Free will and foreknowledge
June 23, 2009 6 Comments
Joseph Smith (JS) seemed comfortable postulating both that mankind generally, with exceptions, have free choice (at least internal moral choice) and that God has perfect foreknowledge. Although perhaps the latter can be (and has been) debated in some sense. Of course there are more complex shades of meaning here.
The reason I bring it up? Last Sunday in my high priest group we were discussing one of the JS lessons on redemption of the dead. One of my compatriots, a fellow BYU faculty member, remarked that the complete foreknowledge of God was a fact and that freedom of choice was a fact and therefore the two are compatible. (Sounds a bit Gödellian…)
I did not feel like pointing out that if you pursue both axioms, you will find what seem to be real contradictions. If the future is fixed, then every future choice is fixed, they have been made already in effect-deliberation is empty-maybe. I noticed that at least some people there offered some unasked for reasoning here, sensing a difficulty perhaps. God knows us so well, he is able to predict our actions, etc.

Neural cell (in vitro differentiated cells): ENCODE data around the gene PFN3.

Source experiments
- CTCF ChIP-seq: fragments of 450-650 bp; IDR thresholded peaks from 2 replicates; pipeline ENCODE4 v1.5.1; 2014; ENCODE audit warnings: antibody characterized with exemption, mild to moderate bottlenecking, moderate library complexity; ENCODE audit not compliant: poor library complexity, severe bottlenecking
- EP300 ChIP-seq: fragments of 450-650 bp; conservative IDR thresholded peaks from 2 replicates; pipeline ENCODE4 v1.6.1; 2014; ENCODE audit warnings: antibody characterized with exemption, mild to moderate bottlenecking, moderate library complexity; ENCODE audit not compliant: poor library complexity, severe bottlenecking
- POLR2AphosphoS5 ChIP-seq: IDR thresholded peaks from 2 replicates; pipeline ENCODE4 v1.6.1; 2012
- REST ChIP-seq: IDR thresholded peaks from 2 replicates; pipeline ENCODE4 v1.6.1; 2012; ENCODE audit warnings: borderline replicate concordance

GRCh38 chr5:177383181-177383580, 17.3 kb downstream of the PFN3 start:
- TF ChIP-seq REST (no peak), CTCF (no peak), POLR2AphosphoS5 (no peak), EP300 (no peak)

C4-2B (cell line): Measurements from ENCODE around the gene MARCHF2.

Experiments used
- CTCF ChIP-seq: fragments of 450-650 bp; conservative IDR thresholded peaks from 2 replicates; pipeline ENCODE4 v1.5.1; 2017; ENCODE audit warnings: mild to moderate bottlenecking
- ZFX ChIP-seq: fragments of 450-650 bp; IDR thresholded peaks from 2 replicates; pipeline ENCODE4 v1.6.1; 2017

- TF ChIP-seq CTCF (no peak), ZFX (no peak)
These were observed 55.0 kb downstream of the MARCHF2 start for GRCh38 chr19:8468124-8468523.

It seems to me that to avoid a problem here, or to see if there is a problem, one must become mathematically precise in defining terms, or cast the whole thing into a formal system. I’m not sure this is possible in the sense of mathematical proof. Dissenters would abound. (Dissenters in regard to formal systems abound for that matter.)
JS was flexible I think when it came to his own reasoned positions. A good example of this was his 1832 revelation on the second advent. He gradually changed his personal interpretation of its meaning over the years it seems.
The prophetic mind seems committed to the foreknowledge of God, enough it seems to me to impact the notion of libertarian free will. The anti-Calvinist in me rejects canceling free will (there is a leap there, but JS connects them at least implicitly).
When I was an undergraduate student, I sat in institute class with a bearded John Tvedtnes (of course my memory may be completely wrong here). I remember him responding to the instructor who brought up this conundrum, with something like: we are self-determined, our infinite past captures us in such a way that we are predictable (let alone the rest of the world). At the time I thought about it alot, but I’m not sure I like it – compatibilist – no go for me I think. (Hi John, if you’re out there).
I expressed none of this in the (high priest) class because the teacher was already in tears over some memory *he* had and it was certainly tangential to the manual driven subject.